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The politics of knowing whether we’ve gained what we need

As African-Americans, we want and need to be respected just as we are — especially when we act respectfully. We neither want nor rightly expect microaggressions in everyday life, and […]


As African-Americans, we want and need to be respected just as we are — especially when we act respectfully. We neither want nor rightly expect microaggressions in everyday life, and we do expect justice in life: Punishment for bad actions, compliments, or at least acknowledgement, when we conduct ourselves well.

Yes, we think the society that has treated us badly, in whole and in part, owes us an apology and some form of compensation for the unjust enrichment we’ve created for others, and the atrocities we’ve endured in the process.

We expect and still work hard to achieve a better environment through the country’s education system, the social-economic system, and especially through the political system.

At 38.9 million in 2010 (13%), and 46.9 million (13.69%) in 2022, we know we do not have the numbers to force the larger society to practice more ubuntu than racism, but we remain active, ambitious, and stubborn in our pursuit of being regularly respected in this country.

We also remain resolute in our intentions not to be disrespected nor disparaged by other ethnic groups who happen to be in pursuit of the same goals for themselves.

For 2020-2022, we have made important strides forward, while we have simultaneously held ourselves back.

We have an increasing Congressional Black Caucus (CBC) speaking consistently for us in the national legislative arena; we have an African-American woman as Vice President of the U.S.A. (and the continuing presence of a still-very popular former POTUS) who frequently speak for us; an incoming first-ever Black male Speaker of the House; and various elected Black politicians over a large part of the U.S. ; and President Biden’s agenda still boosts some important goals which, if achieved, will benefit Black folks greatly.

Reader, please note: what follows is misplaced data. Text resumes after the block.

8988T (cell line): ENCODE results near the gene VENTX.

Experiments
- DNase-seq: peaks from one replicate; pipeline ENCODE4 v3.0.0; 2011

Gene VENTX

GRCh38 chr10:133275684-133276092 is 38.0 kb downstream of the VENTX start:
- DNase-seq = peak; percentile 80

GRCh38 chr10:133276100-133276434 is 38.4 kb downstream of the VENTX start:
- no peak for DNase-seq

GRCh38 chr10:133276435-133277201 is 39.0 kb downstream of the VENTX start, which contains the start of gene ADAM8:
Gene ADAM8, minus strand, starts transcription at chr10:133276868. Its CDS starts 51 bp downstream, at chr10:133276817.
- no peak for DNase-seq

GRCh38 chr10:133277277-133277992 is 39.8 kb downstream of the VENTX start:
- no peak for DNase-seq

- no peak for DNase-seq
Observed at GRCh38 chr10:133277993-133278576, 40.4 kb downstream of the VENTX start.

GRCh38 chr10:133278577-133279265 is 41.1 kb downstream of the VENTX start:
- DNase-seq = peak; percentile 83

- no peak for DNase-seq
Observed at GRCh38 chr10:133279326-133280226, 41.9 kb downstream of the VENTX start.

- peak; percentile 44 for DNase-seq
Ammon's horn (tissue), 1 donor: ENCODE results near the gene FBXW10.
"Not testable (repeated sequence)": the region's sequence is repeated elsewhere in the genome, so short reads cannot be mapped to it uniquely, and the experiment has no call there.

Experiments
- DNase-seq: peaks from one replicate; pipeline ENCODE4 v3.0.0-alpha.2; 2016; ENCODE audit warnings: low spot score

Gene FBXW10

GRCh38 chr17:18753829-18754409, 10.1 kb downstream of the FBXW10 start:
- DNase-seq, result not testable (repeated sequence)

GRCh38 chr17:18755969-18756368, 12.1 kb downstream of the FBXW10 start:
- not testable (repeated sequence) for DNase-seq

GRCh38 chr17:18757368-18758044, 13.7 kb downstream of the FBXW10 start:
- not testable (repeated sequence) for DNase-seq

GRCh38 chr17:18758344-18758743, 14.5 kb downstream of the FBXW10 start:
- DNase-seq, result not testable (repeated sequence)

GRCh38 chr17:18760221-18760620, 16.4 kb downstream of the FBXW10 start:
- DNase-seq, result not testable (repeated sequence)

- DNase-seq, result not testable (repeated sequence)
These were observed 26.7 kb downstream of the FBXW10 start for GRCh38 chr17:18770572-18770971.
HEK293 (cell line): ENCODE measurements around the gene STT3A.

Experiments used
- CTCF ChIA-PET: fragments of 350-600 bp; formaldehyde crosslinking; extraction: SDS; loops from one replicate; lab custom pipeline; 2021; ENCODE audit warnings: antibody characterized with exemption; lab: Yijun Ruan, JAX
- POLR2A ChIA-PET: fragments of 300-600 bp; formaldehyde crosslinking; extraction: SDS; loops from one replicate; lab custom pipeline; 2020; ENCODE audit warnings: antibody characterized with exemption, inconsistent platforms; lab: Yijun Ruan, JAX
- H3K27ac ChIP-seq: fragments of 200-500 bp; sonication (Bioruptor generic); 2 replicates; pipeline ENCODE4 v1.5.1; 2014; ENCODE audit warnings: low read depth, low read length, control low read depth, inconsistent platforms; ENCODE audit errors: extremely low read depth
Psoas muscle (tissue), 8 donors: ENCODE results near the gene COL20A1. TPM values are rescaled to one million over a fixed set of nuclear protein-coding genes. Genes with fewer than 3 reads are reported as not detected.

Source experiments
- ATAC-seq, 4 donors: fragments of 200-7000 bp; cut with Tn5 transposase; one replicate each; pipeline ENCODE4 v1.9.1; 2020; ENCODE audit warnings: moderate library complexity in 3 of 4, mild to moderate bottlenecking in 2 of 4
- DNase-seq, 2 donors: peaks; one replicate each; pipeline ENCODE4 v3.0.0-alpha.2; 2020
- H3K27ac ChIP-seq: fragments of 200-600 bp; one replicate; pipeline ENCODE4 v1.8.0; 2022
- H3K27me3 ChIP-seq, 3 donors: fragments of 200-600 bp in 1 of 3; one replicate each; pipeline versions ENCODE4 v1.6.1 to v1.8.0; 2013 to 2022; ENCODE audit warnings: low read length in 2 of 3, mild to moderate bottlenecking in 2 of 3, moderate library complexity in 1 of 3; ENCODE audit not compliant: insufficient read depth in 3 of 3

It is now undisputed that politically, African-Americans make a distinctive difference and must be acknowledged.

We have a steadily increasing body of Black intellectuals as teachers, writers and artists, who are providing the manuscripts of knowledge and creativity that testify to Black genius.

We also have a repetitiously failed strategy of popularizing the word nigger in an effort to deplete its sting. We have instead created a new, more modern mass usage of that poison word that has metastasized in its negativity.  We must hold ourselves and our youth accountable for that, and not succumb to fear of self.

We have achieved more Black American holidays (Juneteenth, etc.) and success in movie-making, but we have not yet achieved the reparations that are due. We have earned political respect in the political game of thrones that is the U.S.A. (congratulations, again, to Mayor-elect Karen Bass), but we are still facing gerrymanders we cannot control.

We have thousands more college graduates, lawyers, thespians and musical performers, but the police still focus on us as the first suspects.

In spite of continued redlining and real estate discrimination, we have many more property and home-owners, co-existing with wildly increasing numbers of the unhoused and a viable solution not yet visible. We protest at the mere hint of unfairness, but not always with a clear understanding of the issues involved and the cost of the available solutions.

‘Stony the road we trod’ looking at this new year, 2023, from the perspective of the one just past, we must remember the rest of the words:

“Stony the road we trod, Bitter the chastening rod, Felt in the days when hope unborn had died; Yet with a steady beat, Have not our weary feet Come to the place for which our fathers sighed? We have come over a way that with tears have been watered, We have come, treading our path through the blood of the slaughtered, Out from the gloomy past, Till now we stand at last Where the white gleam of our bright star is cast.”

Professor David L. Horne is founder and executive director of PAPPEI, the Pan African Public Policy and Ethical Institute, which is a new 501(c)(3) pending community-based organization or non-governmental organization (NGO). It is the stepparent organization for the California Black Think Tank which still operates and which meets every fourth Friday.

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